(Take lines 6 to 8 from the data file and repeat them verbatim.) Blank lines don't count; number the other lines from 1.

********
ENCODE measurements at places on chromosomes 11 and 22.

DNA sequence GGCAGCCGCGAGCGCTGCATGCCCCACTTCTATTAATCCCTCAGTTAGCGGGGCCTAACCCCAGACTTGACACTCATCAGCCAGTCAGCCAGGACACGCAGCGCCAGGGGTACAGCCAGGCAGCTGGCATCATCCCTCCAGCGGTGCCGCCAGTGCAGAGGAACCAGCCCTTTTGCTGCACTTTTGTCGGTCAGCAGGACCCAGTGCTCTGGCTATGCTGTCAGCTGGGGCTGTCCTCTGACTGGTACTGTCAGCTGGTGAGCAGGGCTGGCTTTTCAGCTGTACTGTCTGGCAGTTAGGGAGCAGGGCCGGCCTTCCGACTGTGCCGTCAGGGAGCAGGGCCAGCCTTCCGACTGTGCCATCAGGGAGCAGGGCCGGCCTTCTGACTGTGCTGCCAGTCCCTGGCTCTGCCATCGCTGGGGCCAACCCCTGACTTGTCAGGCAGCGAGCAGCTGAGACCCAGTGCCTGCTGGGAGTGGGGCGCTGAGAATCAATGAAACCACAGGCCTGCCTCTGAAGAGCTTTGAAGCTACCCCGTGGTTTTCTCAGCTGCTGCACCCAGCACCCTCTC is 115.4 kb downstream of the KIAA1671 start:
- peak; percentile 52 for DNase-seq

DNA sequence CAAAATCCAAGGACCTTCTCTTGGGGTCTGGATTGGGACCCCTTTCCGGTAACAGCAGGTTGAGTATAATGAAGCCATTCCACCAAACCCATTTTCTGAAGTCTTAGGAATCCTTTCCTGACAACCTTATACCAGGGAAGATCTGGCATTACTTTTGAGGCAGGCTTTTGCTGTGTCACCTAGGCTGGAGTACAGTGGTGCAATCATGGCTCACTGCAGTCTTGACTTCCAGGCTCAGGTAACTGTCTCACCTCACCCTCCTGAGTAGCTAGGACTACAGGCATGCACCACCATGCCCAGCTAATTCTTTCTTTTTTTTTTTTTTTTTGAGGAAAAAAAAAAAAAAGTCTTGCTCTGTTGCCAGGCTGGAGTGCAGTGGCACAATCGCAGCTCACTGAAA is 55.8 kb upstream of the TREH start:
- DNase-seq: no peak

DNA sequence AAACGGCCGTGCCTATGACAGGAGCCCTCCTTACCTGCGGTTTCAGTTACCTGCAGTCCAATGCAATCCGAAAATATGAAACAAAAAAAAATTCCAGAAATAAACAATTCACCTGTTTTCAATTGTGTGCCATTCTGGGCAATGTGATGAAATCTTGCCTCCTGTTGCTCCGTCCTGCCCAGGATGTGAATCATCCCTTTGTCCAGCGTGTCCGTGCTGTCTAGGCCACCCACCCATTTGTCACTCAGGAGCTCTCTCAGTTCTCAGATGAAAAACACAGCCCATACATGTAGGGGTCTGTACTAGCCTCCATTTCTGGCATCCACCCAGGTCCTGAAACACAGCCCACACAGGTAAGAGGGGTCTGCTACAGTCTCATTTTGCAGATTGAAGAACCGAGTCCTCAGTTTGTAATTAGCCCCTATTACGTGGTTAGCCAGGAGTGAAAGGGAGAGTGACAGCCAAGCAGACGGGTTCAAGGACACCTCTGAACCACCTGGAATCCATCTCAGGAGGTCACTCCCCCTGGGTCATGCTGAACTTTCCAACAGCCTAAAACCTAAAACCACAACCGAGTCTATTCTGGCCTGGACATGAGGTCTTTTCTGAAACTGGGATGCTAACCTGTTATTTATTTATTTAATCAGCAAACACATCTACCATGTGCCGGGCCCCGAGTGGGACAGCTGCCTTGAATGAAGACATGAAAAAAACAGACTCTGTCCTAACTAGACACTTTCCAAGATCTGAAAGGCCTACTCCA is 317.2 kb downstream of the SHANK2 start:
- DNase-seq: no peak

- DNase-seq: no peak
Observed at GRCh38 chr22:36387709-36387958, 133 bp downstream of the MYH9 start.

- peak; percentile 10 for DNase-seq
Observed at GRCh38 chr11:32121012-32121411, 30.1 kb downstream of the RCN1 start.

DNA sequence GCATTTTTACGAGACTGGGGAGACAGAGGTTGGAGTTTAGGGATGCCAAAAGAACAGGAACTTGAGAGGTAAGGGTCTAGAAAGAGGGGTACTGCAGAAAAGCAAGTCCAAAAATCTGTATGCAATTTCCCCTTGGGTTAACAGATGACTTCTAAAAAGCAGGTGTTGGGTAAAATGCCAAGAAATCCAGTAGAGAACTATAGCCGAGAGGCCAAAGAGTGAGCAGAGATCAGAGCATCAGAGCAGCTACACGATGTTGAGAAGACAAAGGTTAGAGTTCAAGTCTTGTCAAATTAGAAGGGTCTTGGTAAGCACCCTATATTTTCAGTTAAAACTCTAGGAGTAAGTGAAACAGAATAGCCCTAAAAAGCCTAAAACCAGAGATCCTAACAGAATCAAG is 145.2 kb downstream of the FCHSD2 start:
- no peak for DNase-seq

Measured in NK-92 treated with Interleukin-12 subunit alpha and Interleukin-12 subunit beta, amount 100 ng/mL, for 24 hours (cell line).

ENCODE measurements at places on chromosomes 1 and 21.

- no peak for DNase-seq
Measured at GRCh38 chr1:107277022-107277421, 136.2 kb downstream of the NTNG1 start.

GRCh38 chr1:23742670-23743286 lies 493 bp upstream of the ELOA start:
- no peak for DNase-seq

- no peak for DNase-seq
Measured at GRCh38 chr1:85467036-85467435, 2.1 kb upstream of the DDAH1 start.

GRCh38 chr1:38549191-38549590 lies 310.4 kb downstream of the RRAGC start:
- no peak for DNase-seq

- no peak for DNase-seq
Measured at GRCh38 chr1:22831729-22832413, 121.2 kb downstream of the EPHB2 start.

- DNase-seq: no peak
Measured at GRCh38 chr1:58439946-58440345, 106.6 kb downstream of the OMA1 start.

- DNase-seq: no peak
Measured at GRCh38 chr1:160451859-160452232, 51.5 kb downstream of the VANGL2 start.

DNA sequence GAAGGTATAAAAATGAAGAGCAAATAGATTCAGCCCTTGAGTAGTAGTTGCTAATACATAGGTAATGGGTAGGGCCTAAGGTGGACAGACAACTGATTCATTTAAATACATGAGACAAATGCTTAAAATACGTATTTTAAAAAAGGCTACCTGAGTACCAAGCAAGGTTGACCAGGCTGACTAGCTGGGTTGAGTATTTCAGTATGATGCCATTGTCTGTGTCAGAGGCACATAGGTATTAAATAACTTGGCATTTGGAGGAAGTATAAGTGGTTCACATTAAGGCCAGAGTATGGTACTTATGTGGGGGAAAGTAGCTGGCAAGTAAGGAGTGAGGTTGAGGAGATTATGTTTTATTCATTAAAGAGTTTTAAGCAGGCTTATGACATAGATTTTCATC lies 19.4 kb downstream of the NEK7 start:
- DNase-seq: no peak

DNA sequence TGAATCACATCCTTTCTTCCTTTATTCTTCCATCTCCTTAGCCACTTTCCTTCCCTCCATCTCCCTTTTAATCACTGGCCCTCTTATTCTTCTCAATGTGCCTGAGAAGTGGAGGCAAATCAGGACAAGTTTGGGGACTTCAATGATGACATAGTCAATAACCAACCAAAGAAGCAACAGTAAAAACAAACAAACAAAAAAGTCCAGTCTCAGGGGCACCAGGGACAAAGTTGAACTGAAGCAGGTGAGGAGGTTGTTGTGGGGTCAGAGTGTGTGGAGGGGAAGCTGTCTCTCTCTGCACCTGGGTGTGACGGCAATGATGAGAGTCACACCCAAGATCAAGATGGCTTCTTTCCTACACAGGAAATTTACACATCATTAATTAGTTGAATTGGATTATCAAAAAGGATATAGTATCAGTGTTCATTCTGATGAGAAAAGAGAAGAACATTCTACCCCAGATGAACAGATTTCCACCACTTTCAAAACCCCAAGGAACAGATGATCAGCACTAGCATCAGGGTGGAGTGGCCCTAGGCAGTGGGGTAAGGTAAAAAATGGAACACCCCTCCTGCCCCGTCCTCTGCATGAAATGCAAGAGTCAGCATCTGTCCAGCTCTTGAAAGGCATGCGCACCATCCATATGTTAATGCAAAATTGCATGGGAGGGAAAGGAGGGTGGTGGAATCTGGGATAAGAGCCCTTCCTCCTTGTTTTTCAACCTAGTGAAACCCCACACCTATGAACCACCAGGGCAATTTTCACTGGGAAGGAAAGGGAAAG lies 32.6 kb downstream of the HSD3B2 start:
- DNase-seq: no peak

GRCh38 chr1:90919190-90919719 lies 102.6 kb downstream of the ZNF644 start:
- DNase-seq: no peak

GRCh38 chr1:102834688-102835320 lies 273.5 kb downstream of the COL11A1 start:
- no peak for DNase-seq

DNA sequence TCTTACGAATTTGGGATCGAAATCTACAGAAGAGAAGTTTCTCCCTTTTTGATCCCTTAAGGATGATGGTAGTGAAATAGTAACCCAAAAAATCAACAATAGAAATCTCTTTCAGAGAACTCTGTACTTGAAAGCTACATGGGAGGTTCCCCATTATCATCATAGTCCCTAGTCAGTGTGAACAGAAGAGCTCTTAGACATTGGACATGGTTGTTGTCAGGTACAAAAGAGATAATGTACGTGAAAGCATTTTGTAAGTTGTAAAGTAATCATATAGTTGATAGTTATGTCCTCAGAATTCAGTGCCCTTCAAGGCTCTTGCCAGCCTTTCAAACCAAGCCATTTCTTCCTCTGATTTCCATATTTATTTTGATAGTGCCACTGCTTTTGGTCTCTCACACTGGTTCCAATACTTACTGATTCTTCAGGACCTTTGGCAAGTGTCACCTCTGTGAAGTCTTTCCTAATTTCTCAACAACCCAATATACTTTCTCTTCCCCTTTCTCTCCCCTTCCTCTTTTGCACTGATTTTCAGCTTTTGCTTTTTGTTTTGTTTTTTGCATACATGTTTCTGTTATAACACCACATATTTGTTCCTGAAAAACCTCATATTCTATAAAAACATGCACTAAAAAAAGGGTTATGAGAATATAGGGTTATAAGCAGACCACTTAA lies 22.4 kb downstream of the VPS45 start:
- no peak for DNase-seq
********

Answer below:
DNA sequence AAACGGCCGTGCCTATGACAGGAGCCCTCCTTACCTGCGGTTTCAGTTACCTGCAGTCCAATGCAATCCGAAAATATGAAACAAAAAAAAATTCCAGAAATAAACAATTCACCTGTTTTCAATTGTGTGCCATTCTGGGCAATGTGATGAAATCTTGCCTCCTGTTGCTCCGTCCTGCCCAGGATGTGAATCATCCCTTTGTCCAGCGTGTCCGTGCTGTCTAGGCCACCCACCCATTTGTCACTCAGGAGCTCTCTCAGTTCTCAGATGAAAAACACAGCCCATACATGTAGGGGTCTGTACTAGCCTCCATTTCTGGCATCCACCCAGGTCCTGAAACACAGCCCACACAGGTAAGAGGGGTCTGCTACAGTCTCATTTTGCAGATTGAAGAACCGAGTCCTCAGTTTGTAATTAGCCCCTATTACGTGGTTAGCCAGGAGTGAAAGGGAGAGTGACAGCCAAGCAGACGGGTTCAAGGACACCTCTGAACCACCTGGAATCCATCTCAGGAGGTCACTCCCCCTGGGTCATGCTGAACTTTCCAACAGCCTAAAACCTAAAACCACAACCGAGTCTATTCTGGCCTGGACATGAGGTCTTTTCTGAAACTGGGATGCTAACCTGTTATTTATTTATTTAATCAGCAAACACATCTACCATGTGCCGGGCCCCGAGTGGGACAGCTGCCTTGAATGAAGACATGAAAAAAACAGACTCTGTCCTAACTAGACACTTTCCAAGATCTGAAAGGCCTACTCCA is 317.2 kb downstream of the SHANK2 start:
- DNase-seq: no peak

- DNase-seq: no peak